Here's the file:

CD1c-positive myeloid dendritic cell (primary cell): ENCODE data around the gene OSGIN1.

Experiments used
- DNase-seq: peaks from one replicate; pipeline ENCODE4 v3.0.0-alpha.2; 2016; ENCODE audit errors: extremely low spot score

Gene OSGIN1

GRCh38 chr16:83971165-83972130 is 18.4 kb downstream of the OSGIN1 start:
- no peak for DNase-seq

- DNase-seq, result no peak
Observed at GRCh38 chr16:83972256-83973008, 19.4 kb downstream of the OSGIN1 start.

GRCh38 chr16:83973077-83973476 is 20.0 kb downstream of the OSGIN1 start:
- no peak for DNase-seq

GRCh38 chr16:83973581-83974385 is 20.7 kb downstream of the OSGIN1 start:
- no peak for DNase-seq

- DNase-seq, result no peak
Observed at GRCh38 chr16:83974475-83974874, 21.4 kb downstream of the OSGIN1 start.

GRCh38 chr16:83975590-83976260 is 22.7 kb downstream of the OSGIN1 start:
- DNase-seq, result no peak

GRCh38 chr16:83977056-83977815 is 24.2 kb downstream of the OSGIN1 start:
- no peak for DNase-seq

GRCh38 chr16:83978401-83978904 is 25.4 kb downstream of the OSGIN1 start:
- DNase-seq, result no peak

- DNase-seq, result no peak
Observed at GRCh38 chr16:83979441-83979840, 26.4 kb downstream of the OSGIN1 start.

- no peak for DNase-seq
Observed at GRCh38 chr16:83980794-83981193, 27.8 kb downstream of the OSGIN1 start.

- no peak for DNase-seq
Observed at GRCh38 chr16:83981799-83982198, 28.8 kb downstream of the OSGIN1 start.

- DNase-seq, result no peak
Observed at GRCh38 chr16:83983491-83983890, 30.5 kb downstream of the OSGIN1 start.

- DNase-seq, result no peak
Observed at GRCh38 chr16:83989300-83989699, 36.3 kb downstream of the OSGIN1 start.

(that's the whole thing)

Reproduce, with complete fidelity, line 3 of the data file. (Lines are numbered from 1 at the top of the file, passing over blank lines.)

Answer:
- DNase-seq: peaks from one replicate; pipeline ENCODE4 v3.0.0-alpha.2; 2016; ENCODE audit errors: extremely low spot score